There is a shortage of 50/50 sharemilking jobs within the
dairy industry, which may prevent some dairy farmers from
pursuing their farm ownership dreams.
However, the ''transition to farm ownership is not dead, just
changing'', says Agfirst Waikato Ltd consultant/managing
director James Allen, of Hamilton.
A typical career path for dairy workers once had clearly
defined steps: from farm worker to farm manager and contract
milker, then to 50/50 sharemilker and then farm ownership.
Now, there are fewer 50/50 jobs available nationwide so
career-minded sharemilkers are looking at other options to
achieve their goals.
DairyNZ developer (people and business) Carolyn Bushell said
New Zealand Dairy statistics showed the number of 50/50 jobs
During the 2008/09 season, Otago had 98 50/50 sharemilker
positions while Southland had 154. By 2012/13, Otago had 65
and Southland had 145, she said.
For the same period nationwide, the number of 50/50
sharemilking jobs had gone from 2418 to 2229. However, the
number of variable order sharemilkers for Otago for the same
period had gone from 82 to 119 and from 161 to 217 in
Nationally, the number had risen from 1760 to 1951.
''Many previously sharemilking jobs have been absorbed by
variable order and contract milking jobs,'' Mrs Bushell said.
Mr Allen had studied the decline in 50/50 sharemilking
''The number of farms is decreasing through amalgamations and
that has continued for a few years,'' Mr Allen said.
''The corporate and equity partnership farms are tending
towards putting in contract or lower order milkers.
''Looking at Canterbury and Southland, there is a more
noticeable shift away from 50/50 positions to contract
milking and equity partnerships and also to more lower order
and contract milking jobs.''
An increase in average debt levels for both farm owners and
sharemilkers, and therefore higher cost per kg of milk solid,
could also contribute to the lower numbers of jobs on offer.
''Taking a larger 50/50 sharemilking position was still the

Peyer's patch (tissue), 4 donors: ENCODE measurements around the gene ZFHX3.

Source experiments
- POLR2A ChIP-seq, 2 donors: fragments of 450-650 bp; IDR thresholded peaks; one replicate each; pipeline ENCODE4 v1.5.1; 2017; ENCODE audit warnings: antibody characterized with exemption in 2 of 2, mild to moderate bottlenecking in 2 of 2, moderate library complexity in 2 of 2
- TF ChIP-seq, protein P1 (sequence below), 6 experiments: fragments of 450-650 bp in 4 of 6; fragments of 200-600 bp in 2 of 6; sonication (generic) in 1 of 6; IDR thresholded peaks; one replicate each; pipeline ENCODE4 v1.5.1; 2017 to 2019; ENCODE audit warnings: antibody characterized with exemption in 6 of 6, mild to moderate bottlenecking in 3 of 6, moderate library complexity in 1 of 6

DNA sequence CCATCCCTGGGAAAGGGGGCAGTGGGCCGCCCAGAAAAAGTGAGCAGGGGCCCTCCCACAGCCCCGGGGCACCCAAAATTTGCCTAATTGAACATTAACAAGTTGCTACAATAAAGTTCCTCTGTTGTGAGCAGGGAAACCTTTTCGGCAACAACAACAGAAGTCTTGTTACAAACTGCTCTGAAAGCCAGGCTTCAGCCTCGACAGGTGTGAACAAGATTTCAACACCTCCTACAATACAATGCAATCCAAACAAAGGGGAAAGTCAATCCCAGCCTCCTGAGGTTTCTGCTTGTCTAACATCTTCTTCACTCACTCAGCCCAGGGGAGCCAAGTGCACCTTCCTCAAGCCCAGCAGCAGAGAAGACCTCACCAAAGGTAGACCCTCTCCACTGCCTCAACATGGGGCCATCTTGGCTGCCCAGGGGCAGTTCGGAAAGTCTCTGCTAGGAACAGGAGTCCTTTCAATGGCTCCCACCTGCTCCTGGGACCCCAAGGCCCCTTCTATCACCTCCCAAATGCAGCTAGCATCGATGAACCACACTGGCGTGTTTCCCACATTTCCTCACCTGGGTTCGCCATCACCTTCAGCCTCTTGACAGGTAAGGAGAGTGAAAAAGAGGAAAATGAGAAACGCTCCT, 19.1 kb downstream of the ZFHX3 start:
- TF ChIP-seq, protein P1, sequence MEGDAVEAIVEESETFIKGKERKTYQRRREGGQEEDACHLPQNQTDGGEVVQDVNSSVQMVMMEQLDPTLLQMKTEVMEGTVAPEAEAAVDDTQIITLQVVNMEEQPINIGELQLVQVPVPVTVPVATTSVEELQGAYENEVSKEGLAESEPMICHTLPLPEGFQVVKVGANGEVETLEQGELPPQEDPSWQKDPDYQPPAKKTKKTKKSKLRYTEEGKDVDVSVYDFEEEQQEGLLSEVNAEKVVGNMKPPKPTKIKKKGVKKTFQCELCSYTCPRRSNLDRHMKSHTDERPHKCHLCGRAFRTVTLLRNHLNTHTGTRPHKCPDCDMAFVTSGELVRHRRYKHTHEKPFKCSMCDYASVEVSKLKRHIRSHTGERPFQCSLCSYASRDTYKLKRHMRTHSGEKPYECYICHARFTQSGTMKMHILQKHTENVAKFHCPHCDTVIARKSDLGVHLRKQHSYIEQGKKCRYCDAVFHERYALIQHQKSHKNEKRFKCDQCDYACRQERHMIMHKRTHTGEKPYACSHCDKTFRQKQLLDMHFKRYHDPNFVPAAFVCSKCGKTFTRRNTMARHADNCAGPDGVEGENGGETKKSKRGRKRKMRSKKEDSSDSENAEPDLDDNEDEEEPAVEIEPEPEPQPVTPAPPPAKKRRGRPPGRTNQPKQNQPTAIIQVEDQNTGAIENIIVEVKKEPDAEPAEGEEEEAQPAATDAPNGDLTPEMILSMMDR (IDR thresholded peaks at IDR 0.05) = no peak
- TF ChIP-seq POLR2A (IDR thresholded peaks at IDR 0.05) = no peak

best option to consider. The next best option is larger scale
lower order job. They can pay rather well and should be
In addition to equity partnerships, sharemilkers should also
look at leasing farms.
''They get 100% of the milking income, but buy all the stock
and machinery and pay an annual leasing fee. The average
[fee] is about 20% of farm income just to lease land, which
''Some young guys are getting more creative and staying in a
small job but taking on a second lower order or 50/50 job.
''That is great for them and can work quite well but if we
are looking at 50/50 job availability, if someone has three
positions, that is taking away two from someone else.''
People could also look outside the farm for opportunities to
invest, including property rentals, Fonterra shares, support
blocks and run-offs,There were also large scale operation
Mrs Bushell said DairyNZ offered programmes for dairy farmers
and workers so they could decide the best way forward for
Programmes for dairy farmers and workers
DairyNZ offers several programmes for dairy farmers and their
workers. These include Biz Start and Biz Grow programmes,
which are designed to help identify goals and learn how to
effectively weigh the pros and cons of different options.
Other tools include Mark and Measure courses, which give
50/50 sharemilkers and owners an in-depth understanding of
business performance, planning and strategy, benchmarking and
DairyNZ offers budget templates and workshops, as well as
calculators designed to work out investment levels for
particular jobs, tool kits for managing conflicts and
decision-making matrixes to work out how a move or new
business structure fits in with the person's own values and
long-term goals as well as strengths and weaknesses.
- by Yvonne O'Hara